Seven segment LED vintage component IR thermometer

Bringing 4 seven segment LEDs back to life, think I got them when I was 18. There are just enough digital lines on an uno to multiplex four of them, the repeat cycle is 4*8 = 32 milliseconds, this thing draws around 70 milliamps, the thermopile doesn’t draw more than 2 to 3 milliamps, but is it the LED display and the arduino that take the lead here. The thermopile is good in picking up your presence up to about 3 meter away.

Multiplexing is a simple technique to reduce power consumption, rather than turning all LEDs on all the time (all my pre 1990 projects did this because it was too difficult to implement without a microprocessor) you simply cycle one digit after another every so many milliseconds (here 5 milliseconds). You will still see all 4 digits at the same time because of the latency of your eyes. Beyond a refresh rate of approximately 15 images per second your brain starts to interpolate, and this is how sequences of images become movies. A phenomenon called aliasing could occur when you film multiplexing LED displays, and that is seen in this movie that I found on youtube:

If you’re interested in rebuilding this gadget then here is the source code. The LED schematics is explained here, I pretty much followed this except that I use different transistor and resistors. There are also maxim IC that does the LED or dot matrix translation for you, this movie shows how to do that with an atmega 2560 from #arduino (It wasn’t fun soldering all those LEDs, but you can buy the matrices of course). The maxim IC is however hard to get, and a simple atmel 328p is cheaper in my opinion. But I must admit that maxim did some fine engineering on the brightness control.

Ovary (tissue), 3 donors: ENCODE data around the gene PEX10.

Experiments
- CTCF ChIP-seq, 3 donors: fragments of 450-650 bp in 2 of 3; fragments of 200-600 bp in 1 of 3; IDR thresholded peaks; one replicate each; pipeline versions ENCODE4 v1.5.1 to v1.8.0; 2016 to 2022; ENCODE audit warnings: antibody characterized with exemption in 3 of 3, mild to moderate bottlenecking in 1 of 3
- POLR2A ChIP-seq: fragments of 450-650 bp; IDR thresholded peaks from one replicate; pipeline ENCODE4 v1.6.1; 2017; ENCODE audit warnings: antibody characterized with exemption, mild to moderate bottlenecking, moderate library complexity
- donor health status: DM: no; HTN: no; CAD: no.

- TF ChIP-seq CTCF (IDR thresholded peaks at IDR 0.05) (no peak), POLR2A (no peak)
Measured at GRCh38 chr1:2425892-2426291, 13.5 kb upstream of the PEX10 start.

The sketch is here, updated it on 19-10-2014 to improve the stability of the displayed numbers, that goes now through sprintf and decoding the output, also I compute averages in 300 milliseconds. And, if there is a dot in the LED matrix then why no simply use it?

// reads out the MLX90614 infrared thermometer

#include <Arduino.h>
#define SDA_PORT PORTC   // this maps to analog ports
#define SDA_PIN 4
#define SCL_PORT PORTC   // this maps to analog ports
#define SCL_PIN 5
#include <SoftI2CMaster.h>
#define DEVICE (0x5A<<1)

const int digit1 = 2;  // assigns the digits (1 is leftmost)
const int digit2 = 3;
const int digit3 = 4;
const int digit4 = 5;
const int segA = 6;    // assigns the segments
const int segB = 7;
const int segC = 8;
const int segD = 9;
const int segE = 10;
const int segF = 11;
const int segG = 12;
const int segH = 13;

int cc;
unsigned long int ctimer,ptimer;
int inumber;
float numerator,denominator;

void BCDWrite( int code, int dot ) // translated codes into LEDs to turn on, dot is an extra
{
  byte bits=0;  
  switch (code) {
    case  0: { bits = B01111110;  break; }
    case  1: { bits = B00010010;  break; }
    case  2: { bits = B10111100;  break; }
    case  3: { bits = B10110110;  break; }